Johnson, Fitzgerald as good as it gets

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Andre Johnson (80) led the NFL in catches and receiving yards last year; Larry Fitzgerald (11) led the NFC in both categories.

A week after taking on one of the league's top cornerbacks, Andre Johnson will face one of the NFL's best wide receivers in Larry Fitzgerald of the Arizona Cardinals.

Johnson won't line up against Fitzgerald as he did against Oakland Raiders corner Nnamdi Asomugha, but it'll be a rare treat to see two of the NFL's elite receivers in the same game.

Johnson and Fitzgerald combined for 211 receptions, 3,006 yards and 20 touchdowns last season. Johnson led the NFL in catches and yards; Fitzgerald led the NFC in both categories. Both sit atop most pundits' debates about who deserves to be called the best receiver in the NFL.

"I've got a unique position this week," Fitzgerald said in a conference call on Wednesday. "I might be the third-best (receiver) on the field."

Fitzgerald refers to Johnson and Anquan Boldin, his running mate who had 1,038 yards and 11 touchdowns in 12 games last season. But it would be remiss to discount what Fitzgerald did in the 2008 playoffs. In four games, he set new NFL records for receptions (30), receiving yards (546) and receiving touchdowns (7) in a single postseason.

"You could just pretty much throw the ball up in the air to him and he always finds a way to come down with it," Johnson said. "I've said it before: I think he's probably the best in the league at doing that. He goes up and attacks the ball very well."

When asked about Johnson, Fitzgerald revealed an equal bit of professional admiration.

"I wish I had his speed; I would love to have that kind of speed," Fitzgerald said. "Andre, (even) when he's jogging it looks like he's running. He's so explosive.

"My game is a little different. I'm not as fast as him, I'm not as explosive, but I think we're similar in terms of the way that we attack the ball down the field. I think that we both are big-play guys that like to spread the field and stretch the field."

{QUOTE}Fitzgerald has spent plenty of time analyzing Johnson's game. He said that he has watched film of every single route that Johnson has run this season. Like many of the league's top receivers, Fitzgerald hones his craft by studying his most talented peers. Fitzgerald's short list of must-watch players includes Johnson, Reggie Wayne and Randy Moss.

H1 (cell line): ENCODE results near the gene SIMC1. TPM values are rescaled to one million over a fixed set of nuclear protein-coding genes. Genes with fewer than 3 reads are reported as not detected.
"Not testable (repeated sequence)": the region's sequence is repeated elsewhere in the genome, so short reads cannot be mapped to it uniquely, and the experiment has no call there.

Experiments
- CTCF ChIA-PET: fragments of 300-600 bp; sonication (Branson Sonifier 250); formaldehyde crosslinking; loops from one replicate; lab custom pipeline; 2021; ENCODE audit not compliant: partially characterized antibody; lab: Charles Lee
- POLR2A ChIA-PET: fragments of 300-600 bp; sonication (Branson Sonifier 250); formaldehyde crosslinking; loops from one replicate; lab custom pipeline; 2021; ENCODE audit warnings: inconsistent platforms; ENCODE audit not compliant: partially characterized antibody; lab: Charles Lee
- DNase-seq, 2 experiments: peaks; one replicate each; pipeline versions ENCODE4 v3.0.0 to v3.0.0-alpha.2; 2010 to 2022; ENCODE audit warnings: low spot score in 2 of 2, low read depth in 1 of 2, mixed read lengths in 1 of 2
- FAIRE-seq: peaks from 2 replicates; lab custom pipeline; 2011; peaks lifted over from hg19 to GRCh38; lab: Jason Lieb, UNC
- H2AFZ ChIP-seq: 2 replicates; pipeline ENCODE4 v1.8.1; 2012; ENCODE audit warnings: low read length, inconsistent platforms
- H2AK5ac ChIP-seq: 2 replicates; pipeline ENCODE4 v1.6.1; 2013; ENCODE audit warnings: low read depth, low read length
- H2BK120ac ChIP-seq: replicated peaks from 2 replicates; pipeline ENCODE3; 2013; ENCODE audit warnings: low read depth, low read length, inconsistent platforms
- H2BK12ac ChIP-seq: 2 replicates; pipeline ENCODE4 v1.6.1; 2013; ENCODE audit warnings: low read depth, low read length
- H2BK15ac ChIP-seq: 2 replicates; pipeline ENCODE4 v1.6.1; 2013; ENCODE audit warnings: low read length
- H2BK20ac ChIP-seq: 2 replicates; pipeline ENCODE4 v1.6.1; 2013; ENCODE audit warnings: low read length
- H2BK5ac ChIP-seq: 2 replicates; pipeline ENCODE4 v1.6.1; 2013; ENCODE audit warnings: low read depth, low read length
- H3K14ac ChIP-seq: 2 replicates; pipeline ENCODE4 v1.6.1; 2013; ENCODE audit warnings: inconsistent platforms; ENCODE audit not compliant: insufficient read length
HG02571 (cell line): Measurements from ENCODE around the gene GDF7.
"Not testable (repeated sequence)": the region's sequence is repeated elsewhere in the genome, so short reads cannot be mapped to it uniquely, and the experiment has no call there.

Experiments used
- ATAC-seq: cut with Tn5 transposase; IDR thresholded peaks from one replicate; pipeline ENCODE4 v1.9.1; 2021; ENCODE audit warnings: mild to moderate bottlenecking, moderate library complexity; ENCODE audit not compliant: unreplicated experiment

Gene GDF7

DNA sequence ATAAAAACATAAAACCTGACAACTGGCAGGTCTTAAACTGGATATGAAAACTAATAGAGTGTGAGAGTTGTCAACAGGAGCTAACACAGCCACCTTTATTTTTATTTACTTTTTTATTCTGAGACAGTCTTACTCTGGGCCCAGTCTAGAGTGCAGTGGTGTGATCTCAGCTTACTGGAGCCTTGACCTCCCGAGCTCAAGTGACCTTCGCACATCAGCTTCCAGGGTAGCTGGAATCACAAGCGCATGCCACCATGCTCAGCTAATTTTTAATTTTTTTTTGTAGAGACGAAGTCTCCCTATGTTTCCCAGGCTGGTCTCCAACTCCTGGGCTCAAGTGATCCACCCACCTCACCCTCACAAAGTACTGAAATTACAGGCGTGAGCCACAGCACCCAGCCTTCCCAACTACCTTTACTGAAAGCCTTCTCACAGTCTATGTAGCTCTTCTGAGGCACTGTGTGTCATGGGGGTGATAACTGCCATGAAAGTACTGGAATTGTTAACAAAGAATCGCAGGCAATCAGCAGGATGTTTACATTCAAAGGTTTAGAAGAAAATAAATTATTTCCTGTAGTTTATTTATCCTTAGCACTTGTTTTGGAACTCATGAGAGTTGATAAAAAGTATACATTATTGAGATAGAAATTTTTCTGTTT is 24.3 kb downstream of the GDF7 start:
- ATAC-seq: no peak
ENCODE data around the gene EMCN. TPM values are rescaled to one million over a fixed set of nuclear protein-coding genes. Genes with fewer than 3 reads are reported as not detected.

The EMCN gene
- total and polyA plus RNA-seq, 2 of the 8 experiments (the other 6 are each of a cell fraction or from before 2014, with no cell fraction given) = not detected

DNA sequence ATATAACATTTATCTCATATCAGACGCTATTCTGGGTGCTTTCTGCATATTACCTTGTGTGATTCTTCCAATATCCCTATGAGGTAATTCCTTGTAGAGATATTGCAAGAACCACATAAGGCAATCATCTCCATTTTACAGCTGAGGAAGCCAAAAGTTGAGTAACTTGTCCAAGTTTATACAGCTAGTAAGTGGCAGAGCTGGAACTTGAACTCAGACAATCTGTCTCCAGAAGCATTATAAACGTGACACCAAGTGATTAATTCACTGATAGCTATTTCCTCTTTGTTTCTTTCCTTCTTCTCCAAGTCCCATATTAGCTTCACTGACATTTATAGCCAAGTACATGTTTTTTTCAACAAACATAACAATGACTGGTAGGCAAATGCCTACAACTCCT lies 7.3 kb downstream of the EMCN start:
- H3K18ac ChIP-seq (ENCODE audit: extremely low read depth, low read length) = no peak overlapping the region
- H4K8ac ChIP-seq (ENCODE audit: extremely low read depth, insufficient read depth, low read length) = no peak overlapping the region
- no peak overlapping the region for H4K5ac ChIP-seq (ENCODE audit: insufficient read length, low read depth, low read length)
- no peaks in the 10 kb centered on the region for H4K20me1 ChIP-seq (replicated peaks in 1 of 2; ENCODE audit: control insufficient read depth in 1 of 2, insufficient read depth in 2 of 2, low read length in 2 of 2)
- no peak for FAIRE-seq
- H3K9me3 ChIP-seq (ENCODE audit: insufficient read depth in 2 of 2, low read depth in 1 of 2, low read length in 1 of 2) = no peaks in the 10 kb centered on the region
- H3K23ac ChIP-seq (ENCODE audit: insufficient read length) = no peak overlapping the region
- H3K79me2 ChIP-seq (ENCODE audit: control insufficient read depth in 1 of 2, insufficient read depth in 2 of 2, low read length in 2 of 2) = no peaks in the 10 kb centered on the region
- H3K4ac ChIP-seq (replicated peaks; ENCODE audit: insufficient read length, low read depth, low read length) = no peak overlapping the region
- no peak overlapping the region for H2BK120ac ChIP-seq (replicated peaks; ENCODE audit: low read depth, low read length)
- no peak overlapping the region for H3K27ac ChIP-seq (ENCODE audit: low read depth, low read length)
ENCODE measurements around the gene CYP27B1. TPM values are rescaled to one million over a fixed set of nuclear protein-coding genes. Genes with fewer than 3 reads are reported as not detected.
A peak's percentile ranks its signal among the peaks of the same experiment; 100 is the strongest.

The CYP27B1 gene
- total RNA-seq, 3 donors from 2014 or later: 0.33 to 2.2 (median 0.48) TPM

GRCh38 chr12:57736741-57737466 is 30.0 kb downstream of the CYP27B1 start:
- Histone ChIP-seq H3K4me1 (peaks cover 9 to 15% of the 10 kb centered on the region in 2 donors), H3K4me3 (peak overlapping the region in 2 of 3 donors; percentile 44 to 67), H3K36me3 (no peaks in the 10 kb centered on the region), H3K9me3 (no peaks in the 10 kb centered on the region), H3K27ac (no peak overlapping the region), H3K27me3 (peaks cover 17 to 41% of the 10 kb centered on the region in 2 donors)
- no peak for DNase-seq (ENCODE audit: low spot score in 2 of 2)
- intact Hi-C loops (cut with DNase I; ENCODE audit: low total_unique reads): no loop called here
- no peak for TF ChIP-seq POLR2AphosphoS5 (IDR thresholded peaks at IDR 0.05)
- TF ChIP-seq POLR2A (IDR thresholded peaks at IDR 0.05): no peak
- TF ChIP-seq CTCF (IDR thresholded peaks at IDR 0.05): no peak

"(Johnson) puts so much pressure on your team because he's so explosive off the line of scrimmage," Fitzgerald said. "He attacks the defense. He forces you to show your hand in what you're going to do immediately.

"And then he has such great timing with (Matt) Schaub that even when he's not even open, Schaub puts the balls in there tight for him and he just makes tremendous catches. He runs at full speed all the time, and he forces coverages to dictate their hand. That's why he makes so many plays down the field."

Johnson has heard endless questions about himself and Fitzgerald since the end of the 2008 season. On Wednesday, he bluntly was asked who he thought was better.

As humbly as he could, Johnson answered with honest confidence.

"I think he's a great player," Johnson said. "He's very talented. I've watched him play since he's been in college; I've played against him since college. I think he's very good at what he does.

"Who's better? I feel like I'm better. I don't know what else you expect me to say."

He doesn't have to say anything else. Fans and the media will make their own judgments in the Johnson/Fitzgerald debate after watching the two All-Pros play on Sunday.

Still, Johnson said that lining up on the opposite sideline as Fitzgerald doesn't give him any added motivation.

"He can't cover me, and I can't cover him," he said. "Like I always tell people, I'm a fan of the game and I like to see other receivers go out and do well - just not when they play against us.

"I'm going to go out and give it my best shot, I know he's going to give it his, and whoever has the most yards and the most catches, I'm pretty sure somebody will make a big deal out of it. All I care about is winning."

In other words, one game can't answer the question of who's better than whom. But that won't make it any less fun to watch.

Follow Nick Scurfield on Twitter at *twitter.com/NickScurfield or find him on the "I'm A Texan Club" at imatexan.com/profiles/Nick_Scurf/*.

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